8- Fixing the Fractured Financial Foundations of America’s Families
Updated: Jan 15
We all hear the daily reports discussing the insecure state of the average American’s financial affairs.. Many families are experiencing high levels of financial stress and anxiety due to:
Higher living expenses driven by increased inflation, particularly for healthcare costs
Technological innovation and the related impacts on job security and growth
Increasing automation replacing many jobs
Low wage levels and growth
Having little emergency savings and lack of retirement savings
Consistently record low interest rates
The pressures of the rising costs of higher education, including the drag of large amounts of unpaid student loan debt.
The list of economic and personal challenges is long and without proper preparation, many individuals’ financial health can suffer. can families do to protect their financial security? How can they protect their incomes, plan for increasing life expectancy, wade through health insurance reform and deal with the impact of the costs of higher education?
It is time to get back to the common-sense financial basics. Consumers need to become more educated and understand how a strong financial foundation can help reduce stress in their day-to-day lives and allow for more financial freedom in the future.
Seven Basic Principles for Building a Strong Financial Foundation
Here are seven simple actions consumers can take to improve their financial footing:
Save on a systematic basis. As older Americans can attest, they have seen the importance of systematic savings plans. It is amazing what can be accumulated by putting a small amount away each pay period or by using money received from special occasions. Individuals need to start building their financial foundations by using available tax advantaged 401K, IRA, Health Savings Accounts or other plans, plus life insurance and annuities as basic building blocks. Dollars put away today can grow to a very reasonable sum using these tax-advantaged products and plans.
Use time to their advantage. The time value of money and the power of compounding are concepts that can put money to work over an extended period of time. Most households aren’t saving enough for the expected 30 years following the end of full-time employment. Individuals need to create a plan and have the discipline to accumulate money for later life, despite setbacks and unexpected life events. Life insurance and annuity products can help make this a reality.
Protect against the loss of employment income and premature death. A basic concept in financial planning is to protect against your downside risks. For most people, the main risks are the loss of their income or life. Life insurance and disability products are available at affordable rates and can offer protection from these risks.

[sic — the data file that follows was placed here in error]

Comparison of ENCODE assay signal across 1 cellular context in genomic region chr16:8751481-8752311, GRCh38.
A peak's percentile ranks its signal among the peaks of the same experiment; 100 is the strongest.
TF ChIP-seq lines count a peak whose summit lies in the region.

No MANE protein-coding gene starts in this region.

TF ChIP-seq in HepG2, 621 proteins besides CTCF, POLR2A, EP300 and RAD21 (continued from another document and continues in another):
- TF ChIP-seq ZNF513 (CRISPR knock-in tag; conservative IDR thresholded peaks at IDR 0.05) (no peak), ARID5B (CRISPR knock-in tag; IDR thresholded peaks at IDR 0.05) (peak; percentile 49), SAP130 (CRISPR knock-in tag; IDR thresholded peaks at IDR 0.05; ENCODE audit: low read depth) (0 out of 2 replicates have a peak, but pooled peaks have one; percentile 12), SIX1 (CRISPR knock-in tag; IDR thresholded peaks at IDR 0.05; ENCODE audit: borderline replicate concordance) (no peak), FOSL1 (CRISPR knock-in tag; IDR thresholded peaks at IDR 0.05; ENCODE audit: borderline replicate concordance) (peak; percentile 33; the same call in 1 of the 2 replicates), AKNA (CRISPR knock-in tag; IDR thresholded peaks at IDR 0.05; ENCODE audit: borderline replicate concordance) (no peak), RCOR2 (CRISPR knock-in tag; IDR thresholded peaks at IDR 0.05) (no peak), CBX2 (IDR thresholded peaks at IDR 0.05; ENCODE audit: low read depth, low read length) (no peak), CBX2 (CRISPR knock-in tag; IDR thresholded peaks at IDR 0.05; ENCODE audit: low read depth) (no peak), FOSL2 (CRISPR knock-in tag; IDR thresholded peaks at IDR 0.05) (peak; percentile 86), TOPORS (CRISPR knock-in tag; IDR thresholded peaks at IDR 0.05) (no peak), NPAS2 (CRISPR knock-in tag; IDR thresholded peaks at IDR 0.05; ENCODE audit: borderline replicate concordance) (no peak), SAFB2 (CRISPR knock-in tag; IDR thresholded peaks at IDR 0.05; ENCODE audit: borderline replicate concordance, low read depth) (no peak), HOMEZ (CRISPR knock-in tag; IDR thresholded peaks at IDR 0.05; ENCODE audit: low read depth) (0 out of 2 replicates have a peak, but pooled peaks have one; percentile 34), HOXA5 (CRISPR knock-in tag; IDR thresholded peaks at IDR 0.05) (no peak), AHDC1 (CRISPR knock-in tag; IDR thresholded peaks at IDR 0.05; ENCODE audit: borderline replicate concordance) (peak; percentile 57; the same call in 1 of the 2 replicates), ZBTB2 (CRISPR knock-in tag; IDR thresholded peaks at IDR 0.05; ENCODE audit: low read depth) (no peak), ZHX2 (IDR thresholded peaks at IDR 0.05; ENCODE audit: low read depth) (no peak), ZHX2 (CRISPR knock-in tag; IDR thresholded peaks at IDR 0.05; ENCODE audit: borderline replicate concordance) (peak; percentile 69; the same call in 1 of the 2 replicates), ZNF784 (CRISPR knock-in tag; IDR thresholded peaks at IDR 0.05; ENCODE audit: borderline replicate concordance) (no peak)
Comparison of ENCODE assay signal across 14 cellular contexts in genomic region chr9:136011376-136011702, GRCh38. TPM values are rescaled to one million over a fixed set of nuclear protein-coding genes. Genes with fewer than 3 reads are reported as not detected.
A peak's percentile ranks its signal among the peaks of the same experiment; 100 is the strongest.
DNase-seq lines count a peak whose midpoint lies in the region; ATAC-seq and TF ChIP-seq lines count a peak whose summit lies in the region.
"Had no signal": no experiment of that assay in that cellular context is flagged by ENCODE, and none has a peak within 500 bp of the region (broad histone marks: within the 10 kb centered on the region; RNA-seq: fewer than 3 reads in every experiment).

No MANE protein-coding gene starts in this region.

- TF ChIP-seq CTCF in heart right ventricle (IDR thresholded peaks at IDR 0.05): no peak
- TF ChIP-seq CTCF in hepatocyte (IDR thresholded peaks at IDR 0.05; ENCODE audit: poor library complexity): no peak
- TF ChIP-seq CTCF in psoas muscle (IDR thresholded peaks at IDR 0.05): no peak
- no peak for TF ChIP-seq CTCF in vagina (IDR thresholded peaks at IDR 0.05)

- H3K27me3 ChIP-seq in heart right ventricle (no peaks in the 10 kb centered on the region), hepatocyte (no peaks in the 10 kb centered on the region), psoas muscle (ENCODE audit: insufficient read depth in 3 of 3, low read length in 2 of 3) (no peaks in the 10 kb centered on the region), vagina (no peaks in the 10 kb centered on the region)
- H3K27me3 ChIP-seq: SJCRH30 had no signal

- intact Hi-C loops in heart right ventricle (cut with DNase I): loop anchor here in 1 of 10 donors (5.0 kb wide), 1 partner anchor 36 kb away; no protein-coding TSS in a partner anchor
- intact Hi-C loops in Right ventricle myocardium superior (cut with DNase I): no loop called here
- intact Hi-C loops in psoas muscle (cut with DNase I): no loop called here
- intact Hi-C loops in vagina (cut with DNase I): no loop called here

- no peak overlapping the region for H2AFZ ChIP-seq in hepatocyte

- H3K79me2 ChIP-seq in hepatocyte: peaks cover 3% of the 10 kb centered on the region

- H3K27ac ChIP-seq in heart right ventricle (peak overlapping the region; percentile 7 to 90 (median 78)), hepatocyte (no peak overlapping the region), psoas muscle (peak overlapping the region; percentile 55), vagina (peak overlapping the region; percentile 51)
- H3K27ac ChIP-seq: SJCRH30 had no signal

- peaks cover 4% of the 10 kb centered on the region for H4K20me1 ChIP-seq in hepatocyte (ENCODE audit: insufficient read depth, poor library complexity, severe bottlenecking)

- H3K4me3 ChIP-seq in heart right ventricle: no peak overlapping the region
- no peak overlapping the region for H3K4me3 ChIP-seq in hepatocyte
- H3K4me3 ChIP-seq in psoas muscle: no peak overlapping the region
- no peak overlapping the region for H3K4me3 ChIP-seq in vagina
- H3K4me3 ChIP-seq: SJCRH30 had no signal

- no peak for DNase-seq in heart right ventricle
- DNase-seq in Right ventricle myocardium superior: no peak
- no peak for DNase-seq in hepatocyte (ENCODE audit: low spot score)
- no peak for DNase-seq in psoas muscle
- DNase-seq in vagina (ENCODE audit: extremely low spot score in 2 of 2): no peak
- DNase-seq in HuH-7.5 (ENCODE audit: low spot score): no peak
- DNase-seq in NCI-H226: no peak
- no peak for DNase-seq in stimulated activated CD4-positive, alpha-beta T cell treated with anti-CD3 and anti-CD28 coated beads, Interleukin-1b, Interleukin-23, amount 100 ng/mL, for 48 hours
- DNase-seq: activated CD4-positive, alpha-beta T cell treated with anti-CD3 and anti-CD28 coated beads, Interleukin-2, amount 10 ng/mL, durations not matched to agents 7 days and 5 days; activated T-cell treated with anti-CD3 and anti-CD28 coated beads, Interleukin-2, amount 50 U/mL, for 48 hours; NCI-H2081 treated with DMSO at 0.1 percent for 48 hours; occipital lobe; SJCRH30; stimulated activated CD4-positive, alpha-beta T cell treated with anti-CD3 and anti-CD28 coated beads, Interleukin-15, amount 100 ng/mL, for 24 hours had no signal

Feed their savings for later life. Life expectancy continues to increase. Can people save enough during their working lives to have enough assets to last through retirement? In order to fund living expenses for up to 30 years after full-time work ends, savings need to be fed often and on an ongoing basis. Adopting a private retirement savings plan, as early in life as possible, is a must.
Invest in health and wellness. Financial health and personal health are closely connected. Having basic health insurance coverage and performing physical and mental self-care are essential to a strong financial foundation. Just over a third of Americans have basic dental insurance coverage, a concerning rate in this day and age. . Individuals who put importance on their personal health are often more likely to make sound financial decisions.
Live below their means. This is one of the hardest principles for most people to follow. Distinguishing between what we need and what we want is one of the keys to building a strong financial foundation. Controlling spending to cover only what is needed takes discipline, but will pay major dividends over a lifetime.
Use debt carefully. Over their lifetimes, consumers will likely need to use debt for a mortgage, car loan or to obtain an education. Using debt wisely is key, but to have mandatory repayment amounts that require borrowing of next week’s pay to cover this week’s bills is self-destructive. Families should only incur the debt they can comfortably afford to service.
Like the Hall of Fame basketball player Michael Jordan said, he did not worry about being productive in key games because he had practiced enough to have the right fundamentals in place. For individuals and families, the financial fundamentals are just as important. By following the seven basic principles, you can meet current needs, support future goals and significantly improve your financial foundation for long-term peace of mind and security.